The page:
Wed 24 Jul 2019 | 05:07

AUDIO: 'It is going to be spicy in Wellington'

AUDIO: 'It is going to be spicy in Wellington'
Wed 24 Jul 2019 | 05:07
AUDIO: 'It is going to be spicy in Wellington'

LISTEN as Springbok coach Rassie Erasmus chats about the importance of the Rugby Championship encounter between New Zealand and South Africa on Saturday.


South Africa named a near full-strength team, featuring 12 changes to the starting XV that defeated Australia last week.

The side was always going to be vastly different from the one that downed Australia 35-17, after Erasmus sent his key players to Wellington early to prepare to face the world champions.

Only wing Makazole Mapimpi, along with forwards Eben Etzebeth and Pieter-Steph du Toit survive from the starting line-up that triumphed in Johannesburg.

Veteran No.8 Duane Vermeulen will lead the Boks in a match that sees both sides desperate to gain an advantage ahead of their blockbuster World Cup opening match in Japan on September 21.

All Black coach Steve Hansen has poured cold water on the notion the Test is a significant pointer to the teams’ World Cup group stage blockbuster.

Hansen said both teams are in a building process and plenty can happen in two months, stripping this week’s match of a bragging rights element.


“I guess it will give whoever wins it a little confidence going into the World Cup, but it won’t mean whoever wins this one will automatically win the one in the World Cup,” he told reporters.

“In the big scheme it gives everyone a chance to have a wee look at each other and feel each other out but I don’t think it’s going to affect the World Cup, no.”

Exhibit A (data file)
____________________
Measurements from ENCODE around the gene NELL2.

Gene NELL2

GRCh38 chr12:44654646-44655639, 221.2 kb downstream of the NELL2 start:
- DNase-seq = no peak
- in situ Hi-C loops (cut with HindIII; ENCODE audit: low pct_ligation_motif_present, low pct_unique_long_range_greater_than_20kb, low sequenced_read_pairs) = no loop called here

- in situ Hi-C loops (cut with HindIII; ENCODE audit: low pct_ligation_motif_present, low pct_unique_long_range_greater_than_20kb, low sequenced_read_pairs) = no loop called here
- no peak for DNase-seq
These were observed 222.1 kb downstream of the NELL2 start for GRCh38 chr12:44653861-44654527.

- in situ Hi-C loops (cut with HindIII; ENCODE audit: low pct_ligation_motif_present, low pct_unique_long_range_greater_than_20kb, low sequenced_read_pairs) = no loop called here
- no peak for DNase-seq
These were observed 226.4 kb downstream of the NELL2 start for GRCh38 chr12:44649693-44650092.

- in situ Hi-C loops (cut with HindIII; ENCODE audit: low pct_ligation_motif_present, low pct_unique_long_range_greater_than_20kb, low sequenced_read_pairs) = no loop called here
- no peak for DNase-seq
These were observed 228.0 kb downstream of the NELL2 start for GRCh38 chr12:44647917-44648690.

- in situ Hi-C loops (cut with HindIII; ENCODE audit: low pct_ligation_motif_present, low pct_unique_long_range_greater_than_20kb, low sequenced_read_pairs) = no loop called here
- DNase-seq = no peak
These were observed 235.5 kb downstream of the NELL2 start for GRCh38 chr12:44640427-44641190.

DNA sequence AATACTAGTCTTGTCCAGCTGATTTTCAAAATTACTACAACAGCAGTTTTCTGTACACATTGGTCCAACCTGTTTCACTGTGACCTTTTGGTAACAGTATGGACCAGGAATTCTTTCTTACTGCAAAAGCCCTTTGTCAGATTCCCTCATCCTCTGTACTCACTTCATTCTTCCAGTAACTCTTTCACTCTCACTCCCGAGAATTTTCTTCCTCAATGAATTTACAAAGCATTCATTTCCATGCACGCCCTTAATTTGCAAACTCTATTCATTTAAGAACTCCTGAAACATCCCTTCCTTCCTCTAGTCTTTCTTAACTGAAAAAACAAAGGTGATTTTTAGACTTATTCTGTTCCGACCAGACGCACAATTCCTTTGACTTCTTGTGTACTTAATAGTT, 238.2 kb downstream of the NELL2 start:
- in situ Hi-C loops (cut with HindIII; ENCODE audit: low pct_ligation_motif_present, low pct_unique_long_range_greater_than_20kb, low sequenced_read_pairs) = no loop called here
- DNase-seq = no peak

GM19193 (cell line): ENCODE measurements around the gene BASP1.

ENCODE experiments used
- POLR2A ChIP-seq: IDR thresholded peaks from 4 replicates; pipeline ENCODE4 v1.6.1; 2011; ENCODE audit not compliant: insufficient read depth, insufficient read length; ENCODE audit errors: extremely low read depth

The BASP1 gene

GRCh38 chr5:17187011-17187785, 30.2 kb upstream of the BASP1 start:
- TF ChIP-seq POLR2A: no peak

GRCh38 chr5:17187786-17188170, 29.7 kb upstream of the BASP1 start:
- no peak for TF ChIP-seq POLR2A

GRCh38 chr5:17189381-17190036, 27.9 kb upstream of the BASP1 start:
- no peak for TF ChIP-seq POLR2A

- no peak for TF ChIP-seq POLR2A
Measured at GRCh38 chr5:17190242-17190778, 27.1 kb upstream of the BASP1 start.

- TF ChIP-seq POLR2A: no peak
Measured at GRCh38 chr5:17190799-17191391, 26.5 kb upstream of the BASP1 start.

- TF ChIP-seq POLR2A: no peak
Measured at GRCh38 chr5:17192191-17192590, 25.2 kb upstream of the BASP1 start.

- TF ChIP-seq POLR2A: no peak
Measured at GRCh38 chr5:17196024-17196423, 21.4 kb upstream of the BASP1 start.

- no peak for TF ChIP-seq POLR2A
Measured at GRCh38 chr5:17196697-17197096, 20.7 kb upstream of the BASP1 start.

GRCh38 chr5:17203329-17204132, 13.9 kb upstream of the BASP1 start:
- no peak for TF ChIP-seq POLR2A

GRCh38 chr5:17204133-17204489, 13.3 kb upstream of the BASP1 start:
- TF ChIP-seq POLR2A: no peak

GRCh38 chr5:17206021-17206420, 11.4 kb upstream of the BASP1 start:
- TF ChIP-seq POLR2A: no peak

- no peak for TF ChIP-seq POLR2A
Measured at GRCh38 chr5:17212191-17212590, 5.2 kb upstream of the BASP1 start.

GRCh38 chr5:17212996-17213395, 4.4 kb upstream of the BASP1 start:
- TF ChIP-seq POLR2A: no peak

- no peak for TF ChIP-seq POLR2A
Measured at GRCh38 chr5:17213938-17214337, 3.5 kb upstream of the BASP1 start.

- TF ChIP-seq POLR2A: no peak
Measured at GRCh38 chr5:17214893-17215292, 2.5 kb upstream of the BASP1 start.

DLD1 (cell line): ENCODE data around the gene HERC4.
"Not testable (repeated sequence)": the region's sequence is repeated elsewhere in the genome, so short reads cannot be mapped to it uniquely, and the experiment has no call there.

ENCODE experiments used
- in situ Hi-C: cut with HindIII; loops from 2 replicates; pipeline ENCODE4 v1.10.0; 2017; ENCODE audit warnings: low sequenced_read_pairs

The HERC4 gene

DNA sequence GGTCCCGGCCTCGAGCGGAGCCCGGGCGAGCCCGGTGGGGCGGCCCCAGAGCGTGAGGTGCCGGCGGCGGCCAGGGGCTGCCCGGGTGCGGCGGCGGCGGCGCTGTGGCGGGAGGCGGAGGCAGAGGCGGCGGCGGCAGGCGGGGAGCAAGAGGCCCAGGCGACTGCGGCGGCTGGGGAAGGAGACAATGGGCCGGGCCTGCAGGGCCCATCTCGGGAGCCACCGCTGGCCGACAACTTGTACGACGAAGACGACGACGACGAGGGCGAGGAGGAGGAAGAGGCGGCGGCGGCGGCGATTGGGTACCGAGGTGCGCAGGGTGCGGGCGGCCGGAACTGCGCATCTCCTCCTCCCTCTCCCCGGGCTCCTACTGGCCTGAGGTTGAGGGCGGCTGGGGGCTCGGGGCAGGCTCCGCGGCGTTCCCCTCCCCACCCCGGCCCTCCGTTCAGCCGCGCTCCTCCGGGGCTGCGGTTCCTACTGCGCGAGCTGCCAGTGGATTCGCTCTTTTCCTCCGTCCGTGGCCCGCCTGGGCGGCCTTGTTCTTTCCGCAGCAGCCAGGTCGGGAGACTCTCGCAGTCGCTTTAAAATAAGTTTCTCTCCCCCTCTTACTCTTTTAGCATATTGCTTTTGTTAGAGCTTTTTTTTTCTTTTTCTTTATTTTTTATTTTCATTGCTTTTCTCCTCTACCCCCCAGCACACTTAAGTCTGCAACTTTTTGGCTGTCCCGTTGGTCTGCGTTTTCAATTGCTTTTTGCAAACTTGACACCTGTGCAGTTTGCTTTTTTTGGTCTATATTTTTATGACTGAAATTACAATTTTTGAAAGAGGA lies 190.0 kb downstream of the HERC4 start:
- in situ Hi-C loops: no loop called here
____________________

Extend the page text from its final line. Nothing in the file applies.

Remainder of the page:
However, Erasmus saw it very different.


“This game is important,” Erasmus told a media briefing, after naming his team, adding: “It is South African versus New Zealand, so it is a big one for us.”

He admitted that few people will remember that the Springboks beat the All Blacks in a Tri-Nations match in Port Elizabeth in 2011, but everybody knows that the All Blacks won the World Cup that year.

“In the bigger scheme of things, one would always play down this Test and say the World Cup is most important.

“However, in the same breath, it is a New Zealand versus South Africa Test. So for us, it is important and it will be the same for New Zealand.

“Because we play each other in the pool stages, it spices it up.”

Adding to the intrigue is that in their last three encounters no more than two points separate the teams – the All Blacks winning 25-24 at Newlands in October 2017, the Springboks winning 36-34 in Wellington in September last year and New Zealand again reversing it with a 32-30 win in Pretoria in October 2018.

“It is spicy,” the Bok coach said of Saturday’s showdown, adding: “It is going to be a close one.

“It is an important game and the team that wins will have a bit more belief and momentum going into the first pool match.”

Erasmus said it was a sign of the respect South Africa had for the New Zealanders that they dispatched players in advance to acclimatise for Saturday’s fixture.

“The New Zealanders are a very experienced and settled side while we have some catching up to do in terms of where the two sides are at the moment,” he said.

Erasmus noted the Al Blacks also fielded a weakened team in last week’s win over Argentina and would welcome back players from the Super Rugby-winning Crusaders.

“So we are in for a huge battle against the best team in the world,” he said.

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